Good night, sweet prince; And flights of angels sing thee to thy rest

George and little Sylvia!

Listen, I’m pretty cynical, I swear.  I don’t read self-help, try not to use the word “vibes,” and never take intellectually serious anyone who asks me what my sign is.  So I’ll get it if you don’t believe me on this, but hear me out…

Last night I had a dream I was back at Shakespeare & Co., the storied bookstore (pun intended) where I stayed in Paris a month ago.  There were a number of us “tumbleweeds,” all pale girls with long hair wearing ethereal, long white dresses.  It was very sunny outside.  The staff told us all to come upstairs because they wanted to talk to us.  My first thought was, “Oh no, we’re in trouble because we forgot to lock the door or weren’t on time for our shifts or something or other.”  When we got upstairs, we paired off and held hands, for some reason, and then they told us that George Whitman had died.  I remember a wail, and me bending at the waist and beginning to sob.

And then this afternoon, my dad send me this:

Founder of Paris Bookstore Shakespeare & Co. Dies


Paris (AP) — George Whitman, the American bibliophile whose iconic English-language Paris bookshop, Shakespeare and Company, has been a haven for book lovers for more than half a century, died Wednesday, the store announced on its website. He was 98 years old.

Whitman “died peacefully at home in the apartment above his bookshop,” two months after having suffered a stroke, a posting on the store’s site said. Whitman “showed incredible strength and determination up to the end” and read every day with his daughter, Sylvia, his friends and his cat and dog, it said.

“Nicknamed the Don Quixote of the Latin Quarter, George will be remembered for his free spirit, his eccentricity and his generosity – all three summarized in the Yeats verses written on the walls of his open, much-visited library: ‘Be not inhospitable to strangers / Lest they be angels in disguise’,” it said.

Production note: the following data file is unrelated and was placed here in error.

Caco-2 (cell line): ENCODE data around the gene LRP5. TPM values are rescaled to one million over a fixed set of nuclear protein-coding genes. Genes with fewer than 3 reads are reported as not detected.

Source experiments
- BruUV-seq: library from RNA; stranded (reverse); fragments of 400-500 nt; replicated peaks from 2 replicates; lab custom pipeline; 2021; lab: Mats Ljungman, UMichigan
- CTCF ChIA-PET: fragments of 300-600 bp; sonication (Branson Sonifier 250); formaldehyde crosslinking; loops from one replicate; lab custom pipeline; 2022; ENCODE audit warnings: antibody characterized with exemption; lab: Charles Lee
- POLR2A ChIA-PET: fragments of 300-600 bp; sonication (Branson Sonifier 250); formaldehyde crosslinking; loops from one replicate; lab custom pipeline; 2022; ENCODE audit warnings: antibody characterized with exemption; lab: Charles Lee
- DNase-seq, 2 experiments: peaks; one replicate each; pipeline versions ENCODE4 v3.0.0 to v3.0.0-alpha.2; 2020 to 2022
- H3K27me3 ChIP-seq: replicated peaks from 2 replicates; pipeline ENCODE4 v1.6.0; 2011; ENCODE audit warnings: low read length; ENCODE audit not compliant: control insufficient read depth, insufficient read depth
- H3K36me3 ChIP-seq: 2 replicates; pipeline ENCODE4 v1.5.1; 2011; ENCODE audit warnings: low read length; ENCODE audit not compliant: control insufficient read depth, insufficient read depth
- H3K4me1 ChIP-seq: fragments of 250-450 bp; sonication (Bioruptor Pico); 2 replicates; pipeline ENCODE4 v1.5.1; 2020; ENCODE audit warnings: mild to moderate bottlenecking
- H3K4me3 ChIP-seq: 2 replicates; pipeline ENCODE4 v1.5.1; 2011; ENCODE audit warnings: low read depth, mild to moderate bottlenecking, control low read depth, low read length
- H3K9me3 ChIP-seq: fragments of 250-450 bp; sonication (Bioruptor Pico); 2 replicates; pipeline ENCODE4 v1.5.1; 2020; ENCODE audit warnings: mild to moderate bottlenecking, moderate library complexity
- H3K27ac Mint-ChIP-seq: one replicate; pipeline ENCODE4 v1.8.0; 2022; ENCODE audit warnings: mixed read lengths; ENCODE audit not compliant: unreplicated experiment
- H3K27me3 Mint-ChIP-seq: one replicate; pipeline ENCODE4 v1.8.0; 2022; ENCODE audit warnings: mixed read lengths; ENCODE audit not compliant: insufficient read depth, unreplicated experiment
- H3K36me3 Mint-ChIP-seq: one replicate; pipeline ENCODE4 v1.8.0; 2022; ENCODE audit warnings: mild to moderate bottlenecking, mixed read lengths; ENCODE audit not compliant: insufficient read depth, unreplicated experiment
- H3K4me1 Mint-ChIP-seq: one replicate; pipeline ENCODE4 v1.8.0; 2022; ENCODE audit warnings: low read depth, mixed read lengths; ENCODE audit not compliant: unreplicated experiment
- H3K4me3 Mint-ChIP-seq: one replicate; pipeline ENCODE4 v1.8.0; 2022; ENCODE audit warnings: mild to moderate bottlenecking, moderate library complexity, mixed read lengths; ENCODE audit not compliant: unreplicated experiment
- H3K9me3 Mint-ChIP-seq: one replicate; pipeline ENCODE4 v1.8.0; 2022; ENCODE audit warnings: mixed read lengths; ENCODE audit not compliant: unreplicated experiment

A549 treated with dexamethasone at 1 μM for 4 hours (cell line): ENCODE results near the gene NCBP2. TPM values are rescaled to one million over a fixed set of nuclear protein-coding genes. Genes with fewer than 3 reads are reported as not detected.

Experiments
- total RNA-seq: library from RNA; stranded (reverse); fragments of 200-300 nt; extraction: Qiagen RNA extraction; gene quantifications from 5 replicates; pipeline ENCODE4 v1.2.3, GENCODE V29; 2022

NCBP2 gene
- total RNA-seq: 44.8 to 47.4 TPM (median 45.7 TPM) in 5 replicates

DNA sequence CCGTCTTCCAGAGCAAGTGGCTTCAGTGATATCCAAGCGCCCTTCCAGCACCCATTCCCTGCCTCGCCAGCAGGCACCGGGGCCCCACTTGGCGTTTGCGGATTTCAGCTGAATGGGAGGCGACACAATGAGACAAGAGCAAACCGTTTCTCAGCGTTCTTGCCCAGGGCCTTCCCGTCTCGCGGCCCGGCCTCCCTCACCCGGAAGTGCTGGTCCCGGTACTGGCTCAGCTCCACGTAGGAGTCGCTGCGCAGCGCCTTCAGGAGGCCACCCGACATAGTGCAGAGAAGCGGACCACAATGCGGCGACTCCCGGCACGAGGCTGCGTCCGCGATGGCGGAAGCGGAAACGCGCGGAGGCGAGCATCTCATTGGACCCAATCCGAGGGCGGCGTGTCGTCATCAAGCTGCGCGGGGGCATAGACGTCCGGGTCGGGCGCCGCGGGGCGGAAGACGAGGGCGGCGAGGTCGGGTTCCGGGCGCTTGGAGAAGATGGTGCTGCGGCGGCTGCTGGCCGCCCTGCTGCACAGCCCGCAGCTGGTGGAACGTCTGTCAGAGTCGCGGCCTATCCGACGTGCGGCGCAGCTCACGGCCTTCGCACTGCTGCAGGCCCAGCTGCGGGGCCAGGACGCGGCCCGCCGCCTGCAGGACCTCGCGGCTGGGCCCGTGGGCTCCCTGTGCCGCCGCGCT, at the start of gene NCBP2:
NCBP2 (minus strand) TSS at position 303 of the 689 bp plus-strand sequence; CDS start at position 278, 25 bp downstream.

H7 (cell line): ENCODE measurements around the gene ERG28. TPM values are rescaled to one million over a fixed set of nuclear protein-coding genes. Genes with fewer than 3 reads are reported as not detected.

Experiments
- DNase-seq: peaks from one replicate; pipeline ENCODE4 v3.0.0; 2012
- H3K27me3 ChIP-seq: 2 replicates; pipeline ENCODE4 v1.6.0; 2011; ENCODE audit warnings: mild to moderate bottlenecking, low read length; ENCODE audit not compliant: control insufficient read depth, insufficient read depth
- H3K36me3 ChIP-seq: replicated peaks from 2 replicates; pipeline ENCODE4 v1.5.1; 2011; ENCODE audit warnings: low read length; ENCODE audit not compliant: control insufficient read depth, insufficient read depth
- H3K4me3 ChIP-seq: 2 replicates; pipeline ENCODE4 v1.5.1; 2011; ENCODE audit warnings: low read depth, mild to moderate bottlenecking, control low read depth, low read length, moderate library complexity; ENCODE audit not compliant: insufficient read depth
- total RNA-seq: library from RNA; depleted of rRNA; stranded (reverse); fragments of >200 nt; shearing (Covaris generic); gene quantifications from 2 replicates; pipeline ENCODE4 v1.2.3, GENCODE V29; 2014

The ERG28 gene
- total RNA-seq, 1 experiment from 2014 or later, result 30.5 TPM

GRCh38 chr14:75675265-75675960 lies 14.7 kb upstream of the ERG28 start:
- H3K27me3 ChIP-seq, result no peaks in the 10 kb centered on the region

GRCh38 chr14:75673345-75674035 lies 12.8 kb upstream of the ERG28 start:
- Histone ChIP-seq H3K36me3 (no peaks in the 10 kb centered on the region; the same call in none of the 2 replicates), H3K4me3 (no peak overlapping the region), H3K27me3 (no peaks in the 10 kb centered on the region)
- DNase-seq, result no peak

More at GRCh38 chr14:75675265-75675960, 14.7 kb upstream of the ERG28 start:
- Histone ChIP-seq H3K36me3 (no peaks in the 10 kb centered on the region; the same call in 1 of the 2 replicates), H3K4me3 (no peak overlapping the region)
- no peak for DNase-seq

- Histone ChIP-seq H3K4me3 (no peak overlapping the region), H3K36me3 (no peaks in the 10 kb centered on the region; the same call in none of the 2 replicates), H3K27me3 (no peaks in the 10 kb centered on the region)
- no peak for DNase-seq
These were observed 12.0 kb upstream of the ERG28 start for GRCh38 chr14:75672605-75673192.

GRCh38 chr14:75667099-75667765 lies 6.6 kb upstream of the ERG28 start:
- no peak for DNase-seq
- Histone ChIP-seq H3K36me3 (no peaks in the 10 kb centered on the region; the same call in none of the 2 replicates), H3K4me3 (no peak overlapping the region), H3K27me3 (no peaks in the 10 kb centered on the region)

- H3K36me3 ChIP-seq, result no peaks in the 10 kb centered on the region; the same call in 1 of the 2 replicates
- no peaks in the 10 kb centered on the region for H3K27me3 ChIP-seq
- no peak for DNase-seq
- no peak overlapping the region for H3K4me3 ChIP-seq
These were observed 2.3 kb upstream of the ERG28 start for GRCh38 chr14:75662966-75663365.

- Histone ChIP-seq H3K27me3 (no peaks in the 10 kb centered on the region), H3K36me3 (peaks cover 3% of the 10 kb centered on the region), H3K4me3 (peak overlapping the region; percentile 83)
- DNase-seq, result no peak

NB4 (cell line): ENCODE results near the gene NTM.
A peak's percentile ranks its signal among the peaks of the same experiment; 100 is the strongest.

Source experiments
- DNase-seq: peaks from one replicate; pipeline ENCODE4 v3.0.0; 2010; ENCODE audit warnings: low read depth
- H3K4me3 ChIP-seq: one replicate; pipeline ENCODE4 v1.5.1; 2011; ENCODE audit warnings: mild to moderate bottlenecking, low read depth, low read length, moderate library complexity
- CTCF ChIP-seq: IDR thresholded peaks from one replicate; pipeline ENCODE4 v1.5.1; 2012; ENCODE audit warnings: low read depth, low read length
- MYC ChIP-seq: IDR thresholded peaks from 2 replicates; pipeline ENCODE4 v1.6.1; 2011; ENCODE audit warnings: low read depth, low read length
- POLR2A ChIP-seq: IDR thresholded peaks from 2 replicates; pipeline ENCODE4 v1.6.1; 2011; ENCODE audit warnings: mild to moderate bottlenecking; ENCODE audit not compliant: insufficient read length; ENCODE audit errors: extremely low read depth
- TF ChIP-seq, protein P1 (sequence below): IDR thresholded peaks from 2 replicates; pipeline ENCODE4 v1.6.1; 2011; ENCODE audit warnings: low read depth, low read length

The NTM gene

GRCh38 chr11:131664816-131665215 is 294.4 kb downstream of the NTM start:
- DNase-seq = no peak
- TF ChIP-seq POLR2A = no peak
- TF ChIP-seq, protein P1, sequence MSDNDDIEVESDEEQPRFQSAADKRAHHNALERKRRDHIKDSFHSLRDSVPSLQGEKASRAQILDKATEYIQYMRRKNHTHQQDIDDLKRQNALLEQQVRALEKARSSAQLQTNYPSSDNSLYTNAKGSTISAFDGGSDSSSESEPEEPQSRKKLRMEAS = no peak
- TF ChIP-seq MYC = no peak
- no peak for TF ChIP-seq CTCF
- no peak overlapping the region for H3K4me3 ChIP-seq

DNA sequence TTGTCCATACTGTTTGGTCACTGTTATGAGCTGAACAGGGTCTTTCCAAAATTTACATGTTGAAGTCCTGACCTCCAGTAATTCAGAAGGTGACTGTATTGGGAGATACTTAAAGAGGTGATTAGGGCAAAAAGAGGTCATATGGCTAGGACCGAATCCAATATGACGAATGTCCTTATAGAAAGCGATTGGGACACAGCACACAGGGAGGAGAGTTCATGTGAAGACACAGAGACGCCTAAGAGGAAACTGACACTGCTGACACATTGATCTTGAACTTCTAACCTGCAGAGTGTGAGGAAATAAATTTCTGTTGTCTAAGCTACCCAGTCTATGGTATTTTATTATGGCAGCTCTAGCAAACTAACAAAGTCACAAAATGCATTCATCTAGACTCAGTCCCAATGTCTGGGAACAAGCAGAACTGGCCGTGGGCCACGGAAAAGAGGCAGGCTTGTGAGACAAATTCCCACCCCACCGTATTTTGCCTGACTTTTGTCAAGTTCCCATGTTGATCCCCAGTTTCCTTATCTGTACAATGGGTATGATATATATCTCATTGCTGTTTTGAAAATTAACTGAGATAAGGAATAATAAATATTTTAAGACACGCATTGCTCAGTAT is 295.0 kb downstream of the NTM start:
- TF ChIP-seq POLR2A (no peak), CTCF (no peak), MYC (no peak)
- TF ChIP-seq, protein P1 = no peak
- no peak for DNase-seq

Nestled on the left bank of the Seine River, Shakespeare & Company is a veritable warren of books, stacked with volumes from floor to ceiling. Since its founding in 1951, the shop has been a beacon for writers and would-be writers, whom Whitman allowed to crash in the store in exchange for help around the shop. Boarders, browsers and Whitman’s beloved pets could be seen snoozing among the stacks. Any visitor is welcome to curlup to read in the comfy chairs that dot the store.

In an interview this year with The Associated Press, Whitman’s daughter and the store’s manager, Sylvia Whitman, said “My father says it’s a Socialist utopia masquerading as a bookstore.”

Whitman was born on December 12, 1913, in East Orange, New Jersey. His twin loves of the written word and foreign travel were nurtured early on, when his father, a physics professor who authored several books on science, took the family along for a yearlong sabbatical at a university in China in 1925.

After a host of adventures abroad in his early 20s, Whitman enlisted in the U.S. Army. During World War II, he was trained as a Medical Warrant Officer and treated the wounded at hospitals across Europe, the posting said.

Whitman moved to Paris permanently under the GI Bill in 1948. Three years later, he founded his bookshop in a rickety old building directly across the Seine River from Notre Dame cathedral. Initially baptized “Le Mistral” after the blustering winds that blow in off the Mediterranean, the shop’s name was later changed.

Regarded as an institution of Paris’ cultural scene, Whitman was made an officer of arts and letters by the French Culture Ministry in 2006. Whitman is to be buried in Paris’ venerable Pere Lachaise cemetery, where the remains of giants of literature including Oscar Wilde, Balzac and French poet Guillaume Apollinaire rest, the posting said. The date of the funeral has not yet been set.

Whitman is survived by his daughter, who will continue to run the bookstore.

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